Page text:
Sonia Meskin, US economist at Standard Chartered, suggest that the FOMC May meeting minutes were largely in line with their expectations: they indicated increased consensus around the interpretation of recent core inflation weakness as temporary, reflected a more upbeat economic outlook from many members in light of easing risks from Europe and China as well as a stronger-than-expected Q1-2019 US GDP print, and emphasised a continued patient policy stance.
“We interpret the latter to mean that the next FOMC move is as likely to be a rate increase as a rate cut. The hawks’ voice was more prominent in the minutes than the doves’; this means a hike is slightly more likely than a cut.”
“Market reaction in the immediate aftermath of the minutes release appears consistent with this view, though short-term rates continue to indicate that market participants assign a higher probability to rate cuts than rate hikes.”
“In line with the May minutes, Fed officials’ commentary on inflation in recent weeks has indicated that downside risks to inflation expectations are a concern, though insufficient for now to induce a dovish policy stance. Indeed, survey measures of inflation expectations have been broadly stable in recent months, even as longer-dated breakeven rates declined in tandem with lower CPI prints.”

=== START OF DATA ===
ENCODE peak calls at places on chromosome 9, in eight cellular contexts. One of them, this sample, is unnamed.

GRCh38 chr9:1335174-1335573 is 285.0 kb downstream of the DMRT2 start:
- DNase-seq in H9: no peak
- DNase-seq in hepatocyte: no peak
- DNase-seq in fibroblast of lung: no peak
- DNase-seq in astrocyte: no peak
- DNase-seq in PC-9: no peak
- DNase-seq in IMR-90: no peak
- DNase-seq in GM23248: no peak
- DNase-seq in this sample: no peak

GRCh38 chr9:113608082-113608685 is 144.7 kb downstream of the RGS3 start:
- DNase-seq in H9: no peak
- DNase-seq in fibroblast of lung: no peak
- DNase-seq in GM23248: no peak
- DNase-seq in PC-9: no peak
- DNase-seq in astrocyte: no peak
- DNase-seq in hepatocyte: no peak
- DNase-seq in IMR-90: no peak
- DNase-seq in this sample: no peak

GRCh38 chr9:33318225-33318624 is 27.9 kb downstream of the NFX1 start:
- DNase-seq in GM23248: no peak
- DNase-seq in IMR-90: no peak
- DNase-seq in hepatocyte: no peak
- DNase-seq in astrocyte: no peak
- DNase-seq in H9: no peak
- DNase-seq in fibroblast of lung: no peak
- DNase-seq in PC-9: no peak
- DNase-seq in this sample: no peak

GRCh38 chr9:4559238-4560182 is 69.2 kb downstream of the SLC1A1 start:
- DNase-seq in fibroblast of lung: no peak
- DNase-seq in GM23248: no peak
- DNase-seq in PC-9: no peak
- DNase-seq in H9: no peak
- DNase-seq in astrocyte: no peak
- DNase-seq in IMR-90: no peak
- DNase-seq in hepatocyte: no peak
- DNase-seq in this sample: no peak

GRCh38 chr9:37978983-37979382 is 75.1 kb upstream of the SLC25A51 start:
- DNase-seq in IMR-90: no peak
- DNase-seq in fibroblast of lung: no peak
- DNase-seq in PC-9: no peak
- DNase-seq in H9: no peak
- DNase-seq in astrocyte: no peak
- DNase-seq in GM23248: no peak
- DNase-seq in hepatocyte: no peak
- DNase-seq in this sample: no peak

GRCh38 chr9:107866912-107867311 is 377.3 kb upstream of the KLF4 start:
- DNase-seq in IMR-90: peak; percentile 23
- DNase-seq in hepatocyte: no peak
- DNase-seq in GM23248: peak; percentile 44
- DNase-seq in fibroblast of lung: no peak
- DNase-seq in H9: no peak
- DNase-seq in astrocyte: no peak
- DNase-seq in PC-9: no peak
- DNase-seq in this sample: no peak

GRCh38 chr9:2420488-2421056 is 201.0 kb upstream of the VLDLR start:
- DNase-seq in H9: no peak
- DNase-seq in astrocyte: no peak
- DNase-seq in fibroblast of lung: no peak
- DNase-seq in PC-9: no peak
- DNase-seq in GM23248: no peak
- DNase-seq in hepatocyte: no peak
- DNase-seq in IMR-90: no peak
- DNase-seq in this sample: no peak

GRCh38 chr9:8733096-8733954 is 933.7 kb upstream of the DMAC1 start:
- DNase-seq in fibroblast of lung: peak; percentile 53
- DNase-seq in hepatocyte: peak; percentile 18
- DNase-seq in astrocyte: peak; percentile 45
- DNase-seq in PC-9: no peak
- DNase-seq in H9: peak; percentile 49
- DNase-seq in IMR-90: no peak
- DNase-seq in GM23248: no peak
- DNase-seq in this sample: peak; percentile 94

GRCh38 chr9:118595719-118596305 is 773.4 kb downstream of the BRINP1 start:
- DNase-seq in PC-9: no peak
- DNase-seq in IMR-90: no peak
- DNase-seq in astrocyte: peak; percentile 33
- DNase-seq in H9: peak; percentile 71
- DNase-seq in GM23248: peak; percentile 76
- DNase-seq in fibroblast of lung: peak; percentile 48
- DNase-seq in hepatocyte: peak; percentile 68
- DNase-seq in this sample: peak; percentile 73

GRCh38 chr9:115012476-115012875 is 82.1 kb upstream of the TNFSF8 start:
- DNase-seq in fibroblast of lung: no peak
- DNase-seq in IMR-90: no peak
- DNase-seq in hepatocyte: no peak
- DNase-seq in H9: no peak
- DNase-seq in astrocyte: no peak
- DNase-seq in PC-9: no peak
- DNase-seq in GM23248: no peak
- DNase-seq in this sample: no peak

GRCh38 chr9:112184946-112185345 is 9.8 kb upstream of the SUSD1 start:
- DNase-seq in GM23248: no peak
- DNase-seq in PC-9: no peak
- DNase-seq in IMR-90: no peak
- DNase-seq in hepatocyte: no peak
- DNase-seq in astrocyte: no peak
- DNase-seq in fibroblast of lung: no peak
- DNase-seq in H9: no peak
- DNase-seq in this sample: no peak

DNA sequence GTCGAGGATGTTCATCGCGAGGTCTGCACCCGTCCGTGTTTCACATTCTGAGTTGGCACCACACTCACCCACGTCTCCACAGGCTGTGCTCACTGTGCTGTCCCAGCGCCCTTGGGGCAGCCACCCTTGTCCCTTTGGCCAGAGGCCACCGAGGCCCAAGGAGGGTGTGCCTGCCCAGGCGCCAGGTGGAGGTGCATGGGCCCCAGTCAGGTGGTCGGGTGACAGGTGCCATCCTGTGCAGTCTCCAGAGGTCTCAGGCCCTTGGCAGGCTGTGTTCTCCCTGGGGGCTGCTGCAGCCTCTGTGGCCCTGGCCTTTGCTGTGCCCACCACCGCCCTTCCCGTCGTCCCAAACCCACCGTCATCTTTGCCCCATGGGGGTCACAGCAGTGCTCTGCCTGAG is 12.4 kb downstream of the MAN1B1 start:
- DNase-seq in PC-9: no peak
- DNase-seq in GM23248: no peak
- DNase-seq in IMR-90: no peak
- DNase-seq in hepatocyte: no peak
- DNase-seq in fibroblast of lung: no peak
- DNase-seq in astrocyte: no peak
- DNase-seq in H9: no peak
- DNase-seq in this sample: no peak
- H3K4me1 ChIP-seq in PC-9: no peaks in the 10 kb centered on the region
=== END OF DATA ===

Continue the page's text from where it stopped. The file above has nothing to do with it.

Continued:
“The bigger challenge for the FOMC will be supporting inflation expectations in the next downturn. Since H2-2014, when the FOMC announced its policy normalisation principles even as survey-based inflation expectations gapped lower, consumer inflation expectations appear to have stabilised at a lower level while expectations from the Survey of Professional Forecasters have rebounded. It is worth emphasising, however, that both remain comfortably above the Fed’s 2% objective.”
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